Another in our on-going series of UFI at the UN Commission on the Status of Women (CSW)
Attending and participating in this presentation required my finest acting skills. “Ecology and Feminism: Sacred Feminine, Circles and Valuing Girls and Trees” was the title of this “parallel event” and I just couldn’t resist! The attendees were a fine group of aging hardcore feminists, primarily middle-aged and older women who appeared to be from either from North America or Europe. My guess is that women from the developing world had more important things to go to and learn about; like legitimate ideas for economic development, clean water, meeting sanitation needs, quality health care, and getting their children educated.
“I saw the tree before I saw the house,” began the first presenter, “it spoke to me.” She expounded upon her efforts – which ultimately failed – to save the tree in her front yard. The tree fell under the control of the homeowner’s association and they wanted it removed. She spoke of her intense “battle” to save the tree including the hundreds of hours and thousands of dollars she spent in legal fees. “How could a tree simply be voted out of existence!” she lamented.
She spoke with passion about the “sense of the sacred, the connectedness in our consciousness between trees and ourselves,” of the “goddess in every women,” of the “sacredness coming through Mother Earth and women; a sacred dimension that is matter (mater, mother, matter).” Referring to trees she said, “we are all one; we are connected, what happens to one happens to all…”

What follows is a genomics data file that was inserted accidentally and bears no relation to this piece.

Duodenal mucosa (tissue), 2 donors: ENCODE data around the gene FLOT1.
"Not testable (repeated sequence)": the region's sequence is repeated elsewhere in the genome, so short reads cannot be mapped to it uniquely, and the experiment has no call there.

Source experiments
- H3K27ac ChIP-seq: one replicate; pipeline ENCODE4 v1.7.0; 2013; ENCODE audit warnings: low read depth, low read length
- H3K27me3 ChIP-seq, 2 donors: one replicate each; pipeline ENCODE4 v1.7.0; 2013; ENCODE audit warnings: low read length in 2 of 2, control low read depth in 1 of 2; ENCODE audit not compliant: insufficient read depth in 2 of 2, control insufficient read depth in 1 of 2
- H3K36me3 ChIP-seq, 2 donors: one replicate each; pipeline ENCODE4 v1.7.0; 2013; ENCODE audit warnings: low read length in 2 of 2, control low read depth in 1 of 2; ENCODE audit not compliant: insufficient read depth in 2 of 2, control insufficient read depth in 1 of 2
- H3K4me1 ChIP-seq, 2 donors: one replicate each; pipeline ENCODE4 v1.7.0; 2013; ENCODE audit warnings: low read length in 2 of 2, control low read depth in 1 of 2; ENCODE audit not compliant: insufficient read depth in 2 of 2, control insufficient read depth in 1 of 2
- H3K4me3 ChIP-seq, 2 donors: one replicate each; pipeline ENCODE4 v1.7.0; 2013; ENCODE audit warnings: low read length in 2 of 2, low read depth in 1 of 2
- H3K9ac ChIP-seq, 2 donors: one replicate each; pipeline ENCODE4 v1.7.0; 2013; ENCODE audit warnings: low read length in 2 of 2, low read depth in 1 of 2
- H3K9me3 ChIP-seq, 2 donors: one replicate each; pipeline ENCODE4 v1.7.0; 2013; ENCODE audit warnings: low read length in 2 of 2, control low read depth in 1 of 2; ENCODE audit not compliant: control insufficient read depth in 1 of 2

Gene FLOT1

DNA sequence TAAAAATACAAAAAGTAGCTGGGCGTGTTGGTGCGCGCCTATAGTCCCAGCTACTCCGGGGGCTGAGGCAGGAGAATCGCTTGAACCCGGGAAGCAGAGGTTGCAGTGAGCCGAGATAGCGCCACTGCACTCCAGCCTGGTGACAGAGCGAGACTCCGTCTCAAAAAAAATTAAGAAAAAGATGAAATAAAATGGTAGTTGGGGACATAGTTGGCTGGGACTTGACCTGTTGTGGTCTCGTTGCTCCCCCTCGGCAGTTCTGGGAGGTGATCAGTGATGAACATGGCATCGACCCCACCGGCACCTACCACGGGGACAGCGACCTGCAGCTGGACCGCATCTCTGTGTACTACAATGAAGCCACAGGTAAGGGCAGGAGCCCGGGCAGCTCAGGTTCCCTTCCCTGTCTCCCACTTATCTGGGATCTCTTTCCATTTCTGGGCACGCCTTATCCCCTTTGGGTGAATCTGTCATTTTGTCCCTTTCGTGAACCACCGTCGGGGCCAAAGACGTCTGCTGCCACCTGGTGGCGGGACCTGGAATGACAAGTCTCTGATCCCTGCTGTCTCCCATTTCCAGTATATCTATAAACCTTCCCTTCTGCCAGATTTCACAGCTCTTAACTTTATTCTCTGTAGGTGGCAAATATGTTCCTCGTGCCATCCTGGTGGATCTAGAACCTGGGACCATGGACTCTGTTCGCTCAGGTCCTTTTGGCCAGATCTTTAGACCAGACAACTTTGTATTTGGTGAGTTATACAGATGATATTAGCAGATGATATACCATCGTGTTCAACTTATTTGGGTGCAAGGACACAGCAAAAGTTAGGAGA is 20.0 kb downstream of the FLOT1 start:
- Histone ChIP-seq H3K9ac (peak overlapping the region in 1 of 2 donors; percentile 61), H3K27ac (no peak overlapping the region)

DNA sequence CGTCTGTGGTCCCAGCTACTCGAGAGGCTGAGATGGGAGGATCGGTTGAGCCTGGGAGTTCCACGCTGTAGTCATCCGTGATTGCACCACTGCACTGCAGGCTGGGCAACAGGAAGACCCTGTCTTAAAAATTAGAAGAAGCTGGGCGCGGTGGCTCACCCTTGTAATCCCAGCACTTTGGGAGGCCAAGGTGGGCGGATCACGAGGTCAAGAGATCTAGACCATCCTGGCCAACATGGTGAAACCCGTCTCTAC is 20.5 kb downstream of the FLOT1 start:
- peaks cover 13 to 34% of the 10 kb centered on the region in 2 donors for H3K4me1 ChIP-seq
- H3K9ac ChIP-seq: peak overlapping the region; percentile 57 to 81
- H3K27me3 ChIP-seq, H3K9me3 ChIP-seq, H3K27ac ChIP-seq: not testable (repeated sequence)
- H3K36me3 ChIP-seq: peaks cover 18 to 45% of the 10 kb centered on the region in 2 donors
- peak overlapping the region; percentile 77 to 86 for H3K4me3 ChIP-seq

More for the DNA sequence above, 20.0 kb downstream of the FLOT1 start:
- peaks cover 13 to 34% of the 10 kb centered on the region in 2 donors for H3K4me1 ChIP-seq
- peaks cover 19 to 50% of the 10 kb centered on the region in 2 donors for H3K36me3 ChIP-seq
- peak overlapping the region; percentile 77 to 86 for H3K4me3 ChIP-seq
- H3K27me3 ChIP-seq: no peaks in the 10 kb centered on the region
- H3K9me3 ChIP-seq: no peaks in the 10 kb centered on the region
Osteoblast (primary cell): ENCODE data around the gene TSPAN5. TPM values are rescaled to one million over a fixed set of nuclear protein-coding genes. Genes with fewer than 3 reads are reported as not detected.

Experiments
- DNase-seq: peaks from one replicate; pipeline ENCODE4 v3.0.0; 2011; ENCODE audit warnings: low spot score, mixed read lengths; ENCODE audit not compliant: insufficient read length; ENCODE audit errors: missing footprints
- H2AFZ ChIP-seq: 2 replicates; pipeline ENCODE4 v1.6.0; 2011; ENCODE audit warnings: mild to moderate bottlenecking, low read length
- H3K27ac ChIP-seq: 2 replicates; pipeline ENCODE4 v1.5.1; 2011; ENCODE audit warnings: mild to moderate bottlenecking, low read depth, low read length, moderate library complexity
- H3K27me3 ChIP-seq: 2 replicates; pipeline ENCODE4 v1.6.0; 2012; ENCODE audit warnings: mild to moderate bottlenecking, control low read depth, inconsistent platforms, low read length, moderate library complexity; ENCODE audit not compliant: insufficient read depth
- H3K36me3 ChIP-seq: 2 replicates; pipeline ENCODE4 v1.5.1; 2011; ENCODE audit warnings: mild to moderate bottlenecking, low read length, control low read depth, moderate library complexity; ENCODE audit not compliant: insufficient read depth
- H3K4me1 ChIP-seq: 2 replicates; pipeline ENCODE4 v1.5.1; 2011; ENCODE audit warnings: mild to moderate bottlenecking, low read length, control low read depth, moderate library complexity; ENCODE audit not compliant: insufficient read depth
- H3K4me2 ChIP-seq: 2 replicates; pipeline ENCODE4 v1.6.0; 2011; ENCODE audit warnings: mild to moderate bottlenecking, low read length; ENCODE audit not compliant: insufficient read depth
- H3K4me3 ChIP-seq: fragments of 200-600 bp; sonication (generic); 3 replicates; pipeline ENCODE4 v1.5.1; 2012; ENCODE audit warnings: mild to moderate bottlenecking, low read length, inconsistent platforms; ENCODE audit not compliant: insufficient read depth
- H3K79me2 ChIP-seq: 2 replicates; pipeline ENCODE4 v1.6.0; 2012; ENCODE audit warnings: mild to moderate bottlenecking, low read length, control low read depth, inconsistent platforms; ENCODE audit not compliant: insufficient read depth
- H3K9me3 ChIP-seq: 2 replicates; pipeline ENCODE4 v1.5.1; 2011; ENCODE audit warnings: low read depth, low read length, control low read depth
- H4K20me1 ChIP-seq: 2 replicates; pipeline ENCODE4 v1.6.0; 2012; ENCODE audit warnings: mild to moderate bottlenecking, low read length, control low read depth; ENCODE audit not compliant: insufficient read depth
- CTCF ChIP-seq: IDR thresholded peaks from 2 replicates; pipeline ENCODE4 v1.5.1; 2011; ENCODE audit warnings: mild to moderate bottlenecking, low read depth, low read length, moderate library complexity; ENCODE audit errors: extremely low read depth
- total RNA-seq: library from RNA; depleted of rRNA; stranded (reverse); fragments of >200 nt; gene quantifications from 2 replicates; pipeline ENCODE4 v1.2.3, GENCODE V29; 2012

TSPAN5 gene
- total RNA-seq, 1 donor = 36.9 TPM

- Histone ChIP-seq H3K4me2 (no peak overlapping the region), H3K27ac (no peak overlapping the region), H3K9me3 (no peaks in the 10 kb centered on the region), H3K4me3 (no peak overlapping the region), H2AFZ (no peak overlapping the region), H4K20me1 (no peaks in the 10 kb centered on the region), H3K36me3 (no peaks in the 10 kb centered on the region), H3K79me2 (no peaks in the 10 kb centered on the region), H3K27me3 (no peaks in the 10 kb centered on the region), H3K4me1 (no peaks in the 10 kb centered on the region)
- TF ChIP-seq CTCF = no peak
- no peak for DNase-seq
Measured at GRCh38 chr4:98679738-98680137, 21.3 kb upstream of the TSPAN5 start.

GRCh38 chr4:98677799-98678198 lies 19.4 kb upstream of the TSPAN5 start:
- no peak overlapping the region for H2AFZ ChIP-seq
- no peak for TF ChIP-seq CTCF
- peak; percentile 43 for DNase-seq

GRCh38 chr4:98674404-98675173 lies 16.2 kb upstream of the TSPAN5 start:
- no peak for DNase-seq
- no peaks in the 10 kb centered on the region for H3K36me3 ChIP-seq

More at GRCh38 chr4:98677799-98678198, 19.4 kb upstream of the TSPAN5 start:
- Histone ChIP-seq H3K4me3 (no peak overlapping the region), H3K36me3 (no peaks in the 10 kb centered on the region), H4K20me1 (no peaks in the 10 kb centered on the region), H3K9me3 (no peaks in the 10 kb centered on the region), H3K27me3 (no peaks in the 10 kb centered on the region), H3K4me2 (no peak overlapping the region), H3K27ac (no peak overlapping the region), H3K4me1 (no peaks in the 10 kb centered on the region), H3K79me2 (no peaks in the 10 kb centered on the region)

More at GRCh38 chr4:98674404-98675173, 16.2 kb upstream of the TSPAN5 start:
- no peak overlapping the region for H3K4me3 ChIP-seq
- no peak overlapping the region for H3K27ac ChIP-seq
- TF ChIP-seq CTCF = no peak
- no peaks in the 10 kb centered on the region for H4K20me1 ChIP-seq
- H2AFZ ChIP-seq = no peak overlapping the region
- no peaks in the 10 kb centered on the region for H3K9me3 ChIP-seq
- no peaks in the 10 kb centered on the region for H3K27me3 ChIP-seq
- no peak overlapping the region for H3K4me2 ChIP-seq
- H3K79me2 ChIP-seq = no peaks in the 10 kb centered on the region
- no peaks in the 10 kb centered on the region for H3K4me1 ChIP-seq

Her time being up, she turned her comments to the critical nature of reproductive health rights and women’s rights and the need for true feminists to re-engage and make sure abortion remains legal, human population growth is slowed or better yet stopped completely, and that nature and trees takes their proper position in humanities’ priorities. “Respect for Mother Earth and life must prevail over all else.” My hand immediately went into the air. But it wasn’t Q&A time yet; my question would have to wait.
So here was where my acting skills (which are basically non-existent) came into play. We were divided into groups of five and tasked with responding to the question: “Think back through your life, perhaps into your childhood, and tell the group about your relationship with trees. How have trees impacted your life? Did you sit in them? Do they communicate with you? Tell us about your connection to them.” I survived this section of the presentation because I do enjoy trees; I have about 150 of them in my yard and I raised them all from seedlings. So I played along just fine.
Next, we had to get up, stand in a big circle, hold hands and chant a simple verse while one woman rang this little chime thing. BTW, the leader was called “the Circle Evangelist.” We had to each then use five words (just five) to say how we felt connected to one another- the power of women – and to nature. I REALLY struggled to not laugh at this point and then – you guessed it – we held hands, swaying back and forth as we sang some song about peace and love in the world through recognizing the “sacred feminine” in each one of us. Everyone was hugging and basking in the glow. All I could think was: “When is it question time!”
But we’d taken too much time; we had to vacate the room for the next presentation. So I never had the chance to ask them. So here it goes:
“You say that nature, trees, and achieving peace are all important. I agree; I love trees and nature. But I would add that all life is sacred and important. How can you advocate for the life and soul of a tree (which most would say is an inanimate object), and yet completely ignore the life of an unborn child and callously advocate for its brutal destruction? That seems pretty inconsistent to me.”
I’ll never know their response to my question. But I’ll bet “the circle evangelist” wouldn’t have invited me back.